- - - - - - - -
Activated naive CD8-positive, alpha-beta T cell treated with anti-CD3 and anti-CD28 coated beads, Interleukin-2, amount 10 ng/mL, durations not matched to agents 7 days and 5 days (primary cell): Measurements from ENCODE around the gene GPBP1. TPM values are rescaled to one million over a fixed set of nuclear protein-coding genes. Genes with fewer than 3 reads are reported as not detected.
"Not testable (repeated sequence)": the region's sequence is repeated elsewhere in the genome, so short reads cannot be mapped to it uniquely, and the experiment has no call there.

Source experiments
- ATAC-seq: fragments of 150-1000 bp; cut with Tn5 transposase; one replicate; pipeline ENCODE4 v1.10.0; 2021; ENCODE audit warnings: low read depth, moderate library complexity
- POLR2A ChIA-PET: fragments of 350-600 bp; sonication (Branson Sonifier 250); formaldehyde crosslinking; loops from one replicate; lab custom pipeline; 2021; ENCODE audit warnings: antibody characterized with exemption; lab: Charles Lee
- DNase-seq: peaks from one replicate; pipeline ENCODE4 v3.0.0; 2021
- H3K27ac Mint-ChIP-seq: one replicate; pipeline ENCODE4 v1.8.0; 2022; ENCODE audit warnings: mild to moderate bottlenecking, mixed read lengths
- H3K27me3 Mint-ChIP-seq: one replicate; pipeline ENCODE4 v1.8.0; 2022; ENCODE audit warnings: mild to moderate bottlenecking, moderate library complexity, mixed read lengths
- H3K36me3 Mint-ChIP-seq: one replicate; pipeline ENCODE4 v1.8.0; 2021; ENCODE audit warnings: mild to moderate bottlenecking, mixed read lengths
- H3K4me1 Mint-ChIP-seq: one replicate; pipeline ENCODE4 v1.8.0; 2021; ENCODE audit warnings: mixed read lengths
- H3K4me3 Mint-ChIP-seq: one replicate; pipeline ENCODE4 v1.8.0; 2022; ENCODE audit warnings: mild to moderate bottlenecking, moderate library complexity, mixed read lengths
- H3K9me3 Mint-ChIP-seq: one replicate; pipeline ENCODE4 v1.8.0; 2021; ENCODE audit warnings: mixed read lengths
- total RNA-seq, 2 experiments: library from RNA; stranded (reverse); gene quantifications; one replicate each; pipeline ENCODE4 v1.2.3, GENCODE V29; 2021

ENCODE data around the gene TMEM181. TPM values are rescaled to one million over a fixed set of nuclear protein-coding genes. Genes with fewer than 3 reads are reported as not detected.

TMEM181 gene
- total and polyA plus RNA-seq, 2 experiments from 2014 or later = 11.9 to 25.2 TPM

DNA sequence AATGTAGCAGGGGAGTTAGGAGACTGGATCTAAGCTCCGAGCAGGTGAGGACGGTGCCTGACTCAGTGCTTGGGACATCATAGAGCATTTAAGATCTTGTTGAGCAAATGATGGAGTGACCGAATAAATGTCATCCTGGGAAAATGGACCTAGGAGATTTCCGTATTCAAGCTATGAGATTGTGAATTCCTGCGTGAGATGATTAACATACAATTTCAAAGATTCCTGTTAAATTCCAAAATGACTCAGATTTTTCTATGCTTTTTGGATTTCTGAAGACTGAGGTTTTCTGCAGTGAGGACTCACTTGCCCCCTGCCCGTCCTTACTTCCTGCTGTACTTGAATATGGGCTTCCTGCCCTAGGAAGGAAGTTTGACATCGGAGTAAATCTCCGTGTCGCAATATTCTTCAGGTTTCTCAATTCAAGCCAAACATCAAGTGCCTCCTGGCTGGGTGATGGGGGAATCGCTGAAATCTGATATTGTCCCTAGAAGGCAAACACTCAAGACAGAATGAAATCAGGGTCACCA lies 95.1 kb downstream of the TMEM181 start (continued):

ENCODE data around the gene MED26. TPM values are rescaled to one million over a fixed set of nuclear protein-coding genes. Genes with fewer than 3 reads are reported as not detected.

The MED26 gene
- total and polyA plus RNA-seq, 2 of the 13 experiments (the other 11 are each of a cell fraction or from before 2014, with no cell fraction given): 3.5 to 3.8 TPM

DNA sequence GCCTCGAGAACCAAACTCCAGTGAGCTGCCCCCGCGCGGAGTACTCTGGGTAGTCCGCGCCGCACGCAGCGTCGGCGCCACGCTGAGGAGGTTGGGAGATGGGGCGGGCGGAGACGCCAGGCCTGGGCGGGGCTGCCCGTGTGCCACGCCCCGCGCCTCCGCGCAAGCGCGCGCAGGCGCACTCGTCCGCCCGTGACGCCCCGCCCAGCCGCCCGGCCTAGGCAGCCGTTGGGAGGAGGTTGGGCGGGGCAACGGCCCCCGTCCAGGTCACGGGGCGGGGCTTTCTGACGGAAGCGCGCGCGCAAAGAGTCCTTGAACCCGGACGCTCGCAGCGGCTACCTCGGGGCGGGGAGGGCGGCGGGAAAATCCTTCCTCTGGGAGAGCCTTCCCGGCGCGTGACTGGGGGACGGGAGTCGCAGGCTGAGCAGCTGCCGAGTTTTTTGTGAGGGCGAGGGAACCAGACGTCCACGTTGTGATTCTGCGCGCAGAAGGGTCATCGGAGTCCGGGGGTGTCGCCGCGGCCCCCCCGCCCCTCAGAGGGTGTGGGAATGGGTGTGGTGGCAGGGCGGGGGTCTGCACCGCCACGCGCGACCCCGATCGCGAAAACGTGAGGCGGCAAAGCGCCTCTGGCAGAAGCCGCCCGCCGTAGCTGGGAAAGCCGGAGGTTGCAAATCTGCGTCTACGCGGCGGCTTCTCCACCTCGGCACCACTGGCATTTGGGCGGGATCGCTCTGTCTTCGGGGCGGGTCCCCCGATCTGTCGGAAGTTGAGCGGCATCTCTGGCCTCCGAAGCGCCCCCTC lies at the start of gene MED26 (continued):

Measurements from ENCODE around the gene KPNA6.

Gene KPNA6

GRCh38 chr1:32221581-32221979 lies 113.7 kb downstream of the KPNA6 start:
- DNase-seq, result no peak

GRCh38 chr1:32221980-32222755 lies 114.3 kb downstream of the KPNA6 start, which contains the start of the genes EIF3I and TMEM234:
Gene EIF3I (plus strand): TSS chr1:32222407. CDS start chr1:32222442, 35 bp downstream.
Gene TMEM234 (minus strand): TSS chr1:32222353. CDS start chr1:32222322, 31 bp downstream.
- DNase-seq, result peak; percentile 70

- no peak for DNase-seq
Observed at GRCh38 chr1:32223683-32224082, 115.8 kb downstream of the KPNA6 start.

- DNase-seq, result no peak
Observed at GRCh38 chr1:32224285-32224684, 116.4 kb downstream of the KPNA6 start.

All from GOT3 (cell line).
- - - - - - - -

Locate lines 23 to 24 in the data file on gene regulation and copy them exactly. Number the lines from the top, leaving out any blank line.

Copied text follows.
Gene KPNA6

GRCh38 chr1:32221581-32221979 lies 113.7 kb downstream of the KPNA6 start: